Yesterday, I posted this picture on Twitter and asked people to simply tell me if it made them uncomfortable. My goal was just to get honest answers, and not to judge anybody for their reaction (and I hope you can do the same). The results were fascinating.

102 of you replied with a reaction.
3 said no it didn't make you uncomfortable, and gave a lol.
14 said no
42 said no, but thought it was poor taste/didn't want to see it at a conference/made them judge the wearer poorly
37 yes it made them uncomfortable/wow I can't believe that
3 said it made them angry
3 made jokes about the code itself (I love you guys)

The most interesting thing about it was that the results were also quite mixed with regard to gender and location (best I could tell from Twitter). Men and women said it made them angry, men and women said the joke made them laugh. There was a wide array of people expressing widely different opinions. I think the only exception to that is that 4 of you also mentioned a concern with personal safety in being around that person, and you were all women. The majority of you would likely agree that something like that was not appropriate for a professional conference.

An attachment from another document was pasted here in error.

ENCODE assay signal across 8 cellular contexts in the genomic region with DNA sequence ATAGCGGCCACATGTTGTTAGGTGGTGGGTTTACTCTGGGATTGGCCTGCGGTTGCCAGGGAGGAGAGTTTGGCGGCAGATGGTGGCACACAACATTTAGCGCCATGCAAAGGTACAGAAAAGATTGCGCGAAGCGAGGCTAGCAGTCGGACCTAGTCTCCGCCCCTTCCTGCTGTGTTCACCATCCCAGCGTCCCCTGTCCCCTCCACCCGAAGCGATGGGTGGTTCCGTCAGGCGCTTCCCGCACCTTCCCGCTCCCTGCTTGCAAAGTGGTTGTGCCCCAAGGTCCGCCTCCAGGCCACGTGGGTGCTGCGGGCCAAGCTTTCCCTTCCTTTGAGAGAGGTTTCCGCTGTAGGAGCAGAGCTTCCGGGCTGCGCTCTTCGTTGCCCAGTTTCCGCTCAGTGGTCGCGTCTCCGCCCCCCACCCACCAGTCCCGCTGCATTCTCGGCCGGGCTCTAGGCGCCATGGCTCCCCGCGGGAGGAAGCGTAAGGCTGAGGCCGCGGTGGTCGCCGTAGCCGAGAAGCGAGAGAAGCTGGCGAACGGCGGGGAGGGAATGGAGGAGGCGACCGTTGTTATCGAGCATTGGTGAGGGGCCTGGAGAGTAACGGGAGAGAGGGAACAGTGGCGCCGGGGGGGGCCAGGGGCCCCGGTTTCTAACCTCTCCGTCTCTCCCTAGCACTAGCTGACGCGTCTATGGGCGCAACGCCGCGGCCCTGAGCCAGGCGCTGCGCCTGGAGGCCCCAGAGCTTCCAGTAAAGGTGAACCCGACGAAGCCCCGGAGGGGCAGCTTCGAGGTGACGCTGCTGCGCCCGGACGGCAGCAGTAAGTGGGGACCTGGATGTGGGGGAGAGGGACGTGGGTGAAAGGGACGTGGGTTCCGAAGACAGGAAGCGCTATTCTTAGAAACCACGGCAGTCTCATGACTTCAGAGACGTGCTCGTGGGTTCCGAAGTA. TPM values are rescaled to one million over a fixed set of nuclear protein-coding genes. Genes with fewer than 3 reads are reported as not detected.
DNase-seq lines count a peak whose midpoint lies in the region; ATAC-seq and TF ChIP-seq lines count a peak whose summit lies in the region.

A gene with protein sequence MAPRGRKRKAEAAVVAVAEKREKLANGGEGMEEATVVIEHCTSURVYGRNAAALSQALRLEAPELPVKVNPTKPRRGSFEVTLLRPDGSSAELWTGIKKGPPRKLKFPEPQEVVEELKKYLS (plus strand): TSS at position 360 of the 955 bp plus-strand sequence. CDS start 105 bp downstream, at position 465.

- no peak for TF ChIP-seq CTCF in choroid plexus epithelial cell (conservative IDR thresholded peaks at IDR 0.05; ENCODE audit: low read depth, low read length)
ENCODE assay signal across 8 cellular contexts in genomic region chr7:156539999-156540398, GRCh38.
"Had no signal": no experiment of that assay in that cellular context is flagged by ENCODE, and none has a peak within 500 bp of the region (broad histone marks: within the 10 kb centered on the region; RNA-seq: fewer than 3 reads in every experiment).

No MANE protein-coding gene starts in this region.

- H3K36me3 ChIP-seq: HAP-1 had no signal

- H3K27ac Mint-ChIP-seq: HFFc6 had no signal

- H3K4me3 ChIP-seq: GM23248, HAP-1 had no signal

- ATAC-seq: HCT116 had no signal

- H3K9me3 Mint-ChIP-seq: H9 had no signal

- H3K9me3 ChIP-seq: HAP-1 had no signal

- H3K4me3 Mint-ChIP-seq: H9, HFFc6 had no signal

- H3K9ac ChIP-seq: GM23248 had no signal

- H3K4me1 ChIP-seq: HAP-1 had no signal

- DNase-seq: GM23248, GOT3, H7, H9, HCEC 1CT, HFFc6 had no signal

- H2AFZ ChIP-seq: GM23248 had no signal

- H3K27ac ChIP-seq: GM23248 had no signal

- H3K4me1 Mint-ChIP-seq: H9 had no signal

Hmm, professional conference. What do those words mean in the LoOS? It seems like an oxymoron in a sense. I mean, we're rebels! We do what we want! We wear jeans to our conferences! We have beer and stuff! And we act just like we always have because we're among Our People.

But look at Your People. Your People have a wide array of widely different opinions about how something makes them feel, and for some, those feelings are pretty strong. Your People do not agree. What's happening here?! And for those who say we should all just act based on "common sense," well, you can see that our sense is not entirely common.